In order to facilitate the process of designing large scale photonic integrated circuits, the INTERCONNECT ring modulator primitive element model was extended to support full dynamic behavior by solving the following time domain field equations [3]:

 $$B(t) = {t_1A+ik_1D(t)}$$ (7) $$D(t) = {C(t- \tau)a(t)e^{-i \phi (t)}}$$ (8) $$C(t) = {t_2 (ik_1A(t)+t_1D(t))}$$ (9)

Where t is the resonator round-trip delay time. By using a traveling wave model to simulate (7-9), the new primitive model can now model the static, quasi-static and dynamic behavior of micro-ring modulators. Figure 8 shows the output modulated signal of the new dynamic model, where the results obtained are the same as if using an equivalent compound element.

Figure 8: Ring modulator circuit (primitive element): The modulated optical signal now include the cavity dynamics of the modulator.

### Summary

The INTERCONNECT ring modulator element allows for static, quasi-static and full time dependent analysis of microring resonators, allowing for fast and accurate simulation of large scale photonic integrated circuits.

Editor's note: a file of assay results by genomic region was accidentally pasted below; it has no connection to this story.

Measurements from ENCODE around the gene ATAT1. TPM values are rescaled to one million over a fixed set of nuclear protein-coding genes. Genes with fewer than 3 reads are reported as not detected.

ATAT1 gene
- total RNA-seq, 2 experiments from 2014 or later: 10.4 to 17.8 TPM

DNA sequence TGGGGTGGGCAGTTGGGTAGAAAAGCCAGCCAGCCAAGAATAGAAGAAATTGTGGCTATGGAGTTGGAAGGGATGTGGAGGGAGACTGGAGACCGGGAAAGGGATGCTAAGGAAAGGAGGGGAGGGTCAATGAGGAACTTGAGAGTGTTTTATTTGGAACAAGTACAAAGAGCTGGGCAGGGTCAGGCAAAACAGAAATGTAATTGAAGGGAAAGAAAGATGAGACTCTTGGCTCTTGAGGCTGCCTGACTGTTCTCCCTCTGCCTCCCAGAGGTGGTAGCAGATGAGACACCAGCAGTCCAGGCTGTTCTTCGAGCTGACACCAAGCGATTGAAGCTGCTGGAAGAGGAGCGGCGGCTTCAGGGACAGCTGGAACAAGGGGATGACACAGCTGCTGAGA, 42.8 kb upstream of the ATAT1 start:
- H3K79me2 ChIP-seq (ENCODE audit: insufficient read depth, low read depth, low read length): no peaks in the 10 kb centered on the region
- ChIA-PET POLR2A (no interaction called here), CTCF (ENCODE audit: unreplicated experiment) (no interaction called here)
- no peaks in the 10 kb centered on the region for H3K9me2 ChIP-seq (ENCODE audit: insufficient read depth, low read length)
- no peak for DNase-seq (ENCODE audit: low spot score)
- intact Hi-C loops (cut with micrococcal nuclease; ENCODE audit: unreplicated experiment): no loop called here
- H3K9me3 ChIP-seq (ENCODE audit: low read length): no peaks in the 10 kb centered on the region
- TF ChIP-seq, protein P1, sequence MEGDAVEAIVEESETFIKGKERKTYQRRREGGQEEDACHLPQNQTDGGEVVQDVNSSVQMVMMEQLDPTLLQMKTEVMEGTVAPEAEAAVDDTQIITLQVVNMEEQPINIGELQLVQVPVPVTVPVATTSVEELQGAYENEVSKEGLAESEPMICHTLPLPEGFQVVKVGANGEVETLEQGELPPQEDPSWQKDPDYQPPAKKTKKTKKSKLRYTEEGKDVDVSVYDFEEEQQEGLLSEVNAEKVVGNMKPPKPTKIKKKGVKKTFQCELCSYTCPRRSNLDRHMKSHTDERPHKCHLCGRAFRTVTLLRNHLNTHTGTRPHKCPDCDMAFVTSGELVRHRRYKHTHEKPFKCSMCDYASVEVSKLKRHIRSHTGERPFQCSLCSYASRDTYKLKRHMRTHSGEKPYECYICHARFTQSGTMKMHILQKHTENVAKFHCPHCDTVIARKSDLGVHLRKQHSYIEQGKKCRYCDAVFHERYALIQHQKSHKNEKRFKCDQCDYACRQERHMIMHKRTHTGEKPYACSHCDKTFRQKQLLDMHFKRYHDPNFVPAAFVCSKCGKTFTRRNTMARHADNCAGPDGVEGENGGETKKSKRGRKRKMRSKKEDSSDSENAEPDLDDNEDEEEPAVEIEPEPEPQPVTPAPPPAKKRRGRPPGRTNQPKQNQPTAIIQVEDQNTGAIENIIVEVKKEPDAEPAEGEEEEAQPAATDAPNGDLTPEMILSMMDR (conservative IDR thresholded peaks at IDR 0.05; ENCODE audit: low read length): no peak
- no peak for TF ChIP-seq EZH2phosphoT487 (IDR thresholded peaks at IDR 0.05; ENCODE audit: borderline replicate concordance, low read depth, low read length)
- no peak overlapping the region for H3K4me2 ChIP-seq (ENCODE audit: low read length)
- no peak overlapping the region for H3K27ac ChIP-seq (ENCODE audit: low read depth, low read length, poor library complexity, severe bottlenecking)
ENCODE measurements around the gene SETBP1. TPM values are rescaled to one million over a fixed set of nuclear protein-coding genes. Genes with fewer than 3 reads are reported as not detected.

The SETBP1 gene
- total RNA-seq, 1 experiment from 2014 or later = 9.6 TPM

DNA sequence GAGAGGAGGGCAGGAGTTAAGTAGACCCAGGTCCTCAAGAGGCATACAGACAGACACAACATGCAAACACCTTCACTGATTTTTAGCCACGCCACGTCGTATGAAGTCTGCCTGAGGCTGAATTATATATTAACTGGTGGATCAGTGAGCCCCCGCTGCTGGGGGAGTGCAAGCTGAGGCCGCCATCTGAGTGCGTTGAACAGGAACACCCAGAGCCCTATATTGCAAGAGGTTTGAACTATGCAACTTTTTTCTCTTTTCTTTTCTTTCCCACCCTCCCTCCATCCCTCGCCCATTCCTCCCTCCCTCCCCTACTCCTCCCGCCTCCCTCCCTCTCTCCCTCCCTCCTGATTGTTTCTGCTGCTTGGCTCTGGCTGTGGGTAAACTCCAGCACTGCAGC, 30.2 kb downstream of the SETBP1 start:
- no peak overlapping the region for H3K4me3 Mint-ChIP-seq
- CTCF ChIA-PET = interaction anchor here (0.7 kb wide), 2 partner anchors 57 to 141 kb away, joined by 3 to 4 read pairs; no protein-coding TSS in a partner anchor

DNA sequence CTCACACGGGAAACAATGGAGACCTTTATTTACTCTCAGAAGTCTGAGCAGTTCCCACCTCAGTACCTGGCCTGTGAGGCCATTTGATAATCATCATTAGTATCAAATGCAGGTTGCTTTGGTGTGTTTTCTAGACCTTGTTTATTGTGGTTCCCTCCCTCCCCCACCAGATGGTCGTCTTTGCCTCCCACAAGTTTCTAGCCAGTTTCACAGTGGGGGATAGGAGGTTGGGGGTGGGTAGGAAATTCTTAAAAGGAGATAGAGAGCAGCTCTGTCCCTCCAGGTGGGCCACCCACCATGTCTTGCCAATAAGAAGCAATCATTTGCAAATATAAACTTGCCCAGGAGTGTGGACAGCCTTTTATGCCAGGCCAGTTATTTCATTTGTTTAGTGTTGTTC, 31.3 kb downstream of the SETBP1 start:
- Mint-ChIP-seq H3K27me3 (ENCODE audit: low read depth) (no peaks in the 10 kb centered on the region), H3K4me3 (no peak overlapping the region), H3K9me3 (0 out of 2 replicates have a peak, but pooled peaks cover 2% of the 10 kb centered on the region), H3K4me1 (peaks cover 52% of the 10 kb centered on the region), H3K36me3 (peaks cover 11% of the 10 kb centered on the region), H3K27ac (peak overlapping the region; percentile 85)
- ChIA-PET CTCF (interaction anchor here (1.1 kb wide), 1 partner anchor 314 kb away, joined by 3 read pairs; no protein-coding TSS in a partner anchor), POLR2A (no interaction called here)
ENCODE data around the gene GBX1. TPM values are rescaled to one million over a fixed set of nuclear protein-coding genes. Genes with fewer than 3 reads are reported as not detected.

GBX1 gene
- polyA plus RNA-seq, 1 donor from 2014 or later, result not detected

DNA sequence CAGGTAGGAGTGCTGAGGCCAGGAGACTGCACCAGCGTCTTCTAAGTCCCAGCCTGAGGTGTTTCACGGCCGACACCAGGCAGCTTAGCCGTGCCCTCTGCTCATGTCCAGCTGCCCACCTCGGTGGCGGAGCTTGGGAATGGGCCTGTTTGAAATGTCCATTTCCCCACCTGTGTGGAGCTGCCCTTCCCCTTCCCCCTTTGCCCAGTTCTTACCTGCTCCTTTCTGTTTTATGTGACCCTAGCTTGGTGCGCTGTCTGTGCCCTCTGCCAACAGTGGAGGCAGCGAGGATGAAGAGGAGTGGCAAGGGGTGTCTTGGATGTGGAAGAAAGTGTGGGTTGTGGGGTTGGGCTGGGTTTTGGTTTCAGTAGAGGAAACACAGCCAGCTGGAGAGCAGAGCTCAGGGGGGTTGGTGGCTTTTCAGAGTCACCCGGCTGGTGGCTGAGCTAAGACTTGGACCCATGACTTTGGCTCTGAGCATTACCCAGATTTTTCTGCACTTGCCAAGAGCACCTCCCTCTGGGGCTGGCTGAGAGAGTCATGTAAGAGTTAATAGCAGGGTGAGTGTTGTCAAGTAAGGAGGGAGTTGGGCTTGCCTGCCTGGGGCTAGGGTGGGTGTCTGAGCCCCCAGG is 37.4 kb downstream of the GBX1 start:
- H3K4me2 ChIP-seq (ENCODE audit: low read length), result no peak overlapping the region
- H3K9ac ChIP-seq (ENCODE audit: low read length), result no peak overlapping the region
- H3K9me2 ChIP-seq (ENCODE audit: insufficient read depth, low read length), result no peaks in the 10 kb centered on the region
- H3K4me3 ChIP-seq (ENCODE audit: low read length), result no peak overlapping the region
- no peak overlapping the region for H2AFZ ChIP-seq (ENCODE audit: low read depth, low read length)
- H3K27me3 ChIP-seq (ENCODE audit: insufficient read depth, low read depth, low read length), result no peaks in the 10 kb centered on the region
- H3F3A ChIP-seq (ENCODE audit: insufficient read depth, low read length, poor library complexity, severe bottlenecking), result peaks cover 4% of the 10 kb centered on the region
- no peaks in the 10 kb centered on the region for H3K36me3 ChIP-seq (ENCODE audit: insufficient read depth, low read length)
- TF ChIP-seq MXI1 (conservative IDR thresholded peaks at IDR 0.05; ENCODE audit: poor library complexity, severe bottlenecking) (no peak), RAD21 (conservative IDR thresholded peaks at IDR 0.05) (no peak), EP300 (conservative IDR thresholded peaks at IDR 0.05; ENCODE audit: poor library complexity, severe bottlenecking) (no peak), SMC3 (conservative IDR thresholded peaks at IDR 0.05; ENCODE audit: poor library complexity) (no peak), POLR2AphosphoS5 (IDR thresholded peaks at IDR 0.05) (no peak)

### References

[1] W. Bogaerts, et all. “Silicon microring resonators”, Laser & Photon. Rev., Vol. 6, No. 1. , pp. 47-73. January 2012.

[2] Lumerical Solutions. (2012). Lumerical Announces INTERCONNECT: A Robust, Configurable, Flexible Photonic Integrated Circuit Design Tool [Press release].

[3] W. Sacher and J. Poon, “Dynamics of microring resonator modulators,” Opt. Express 16, 15741-15753 (2008).

[4] A. Ayazi, et all, “Linearity of silicon ring modulators for analog optical links,” Opt. Express 20, 13115-13122 (2012).

[5] James F. Pond, et all. ” A complete design flow for silicon photonics “, SPIE Photonics Europe, p.9133-39 (2014).

[6] Lumerical Solutions. (2014). Lumerical’s 2.5D FDTD Propagation Method [Knowledge Base]. Retrieved from https://www.lumerical.com/solutions/innovation/2.5d_fdtd_propagation_method.html